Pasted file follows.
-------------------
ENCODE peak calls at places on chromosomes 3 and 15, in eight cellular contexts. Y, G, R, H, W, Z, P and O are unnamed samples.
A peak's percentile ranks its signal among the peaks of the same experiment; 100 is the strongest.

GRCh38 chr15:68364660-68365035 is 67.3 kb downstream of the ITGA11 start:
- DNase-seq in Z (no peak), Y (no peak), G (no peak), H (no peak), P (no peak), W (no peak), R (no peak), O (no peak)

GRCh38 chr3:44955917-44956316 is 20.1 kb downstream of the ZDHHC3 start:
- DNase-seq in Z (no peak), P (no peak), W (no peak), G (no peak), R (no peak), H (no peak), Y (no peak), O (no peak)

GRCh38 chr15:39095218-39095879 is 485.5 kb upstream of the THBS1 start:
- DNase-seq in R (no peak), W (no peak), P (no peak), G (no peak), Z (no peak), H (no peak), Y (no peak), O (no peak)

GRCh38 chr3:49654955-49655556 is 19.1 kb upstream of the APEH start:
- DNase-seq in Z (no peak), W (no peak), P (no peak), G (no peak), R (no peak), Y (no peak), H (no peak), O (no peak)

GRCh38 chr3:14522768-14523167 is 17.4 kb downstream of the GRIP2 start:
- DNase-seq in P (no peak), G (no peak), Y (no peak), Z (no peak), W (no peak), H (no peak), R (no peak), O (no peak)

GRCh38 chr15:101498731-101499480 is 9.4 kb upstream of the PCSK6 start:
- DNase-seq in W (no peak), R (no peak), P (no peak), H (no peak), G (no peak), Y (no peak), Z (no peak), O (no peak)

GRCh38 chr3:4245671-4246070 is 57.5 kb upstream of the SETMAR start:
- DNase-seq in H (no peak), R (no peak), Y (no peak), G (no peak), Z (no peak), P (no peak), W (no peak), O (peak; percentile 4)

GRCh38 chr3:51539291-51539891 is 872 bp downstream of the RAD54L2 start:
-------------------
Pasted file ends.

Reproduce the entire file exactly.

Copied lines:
ENCODE peak calls at places on chromosomes 3 and 15, in eight cellular contexts. Y, G, R, H, W, Z, P and O are unnamed samples.
A peak's percentile ranks its signal among the peaks of the same experiment; 100 is the strongest.

GRCh38 chr15:68364660-68365035 is 67.3 kb downstream of the ITGA11 start:
- DNase-seq in Z (no peak), Y (no peak), G (no peak), H (no peak), P (no peak), W (no peak), R (no peak), O (no peak)

GRCh38 chr3:44955917-44956316 is 20.1 kb downstream of the ZDHHC3 start:
- DNase-seq in Z (no peak), P (no peak), W (no peak), G (no peak), R (no peak), H (no peak), Y (no peak), O (no peak)

GRCh38 chr15:39095218-39095879 is 485.5 kb upstream of the THBS1 start:
- DNase-seq in R (no peak), W (no peak), P (no peak), G (no peak), Z (no peak), H (no peak), Y (no peak), O (no peak)

GRCh38 chr3:49654955-49655556 is 19.1 kb upstream of the APEH start:
- DNase-seq in Z (no peak), W (no peak), P (no peak), G (no peak), R (no peak), Y (no peak), H (no peak), O (no peak)

GRCh38 chr3:14522768-14523167 is 17.4 kb downstream of the GRIP2 start:
- DNase-seq in P (no peak), G (no peak), Y (no peak), Z (no peak), W (no peak), H (no peak), R (no peak), O (no peak)

GRCh38 chr15:101498731-101499480 is 9.4 kb upstream of the PCSK6 start:
- DNase-seq in W (no peak), R (no peak), P (no peak), H (no peak), G (no peak), Y (no peak), Z (no peak), O (no peak)

GRCh38 chr3:4245671-4246070 is 57.5 kb upstream of the SETMAR start:
- DNase-seq in H (no peak), R (no peak), Y (no peak), G (no peak), Z (no peak), P (no peak), W (no peak), O (peak; percentile 4)

GRCh38 chr3:51539291-51539891 is 872 bp downstream of the RAD54L2 start: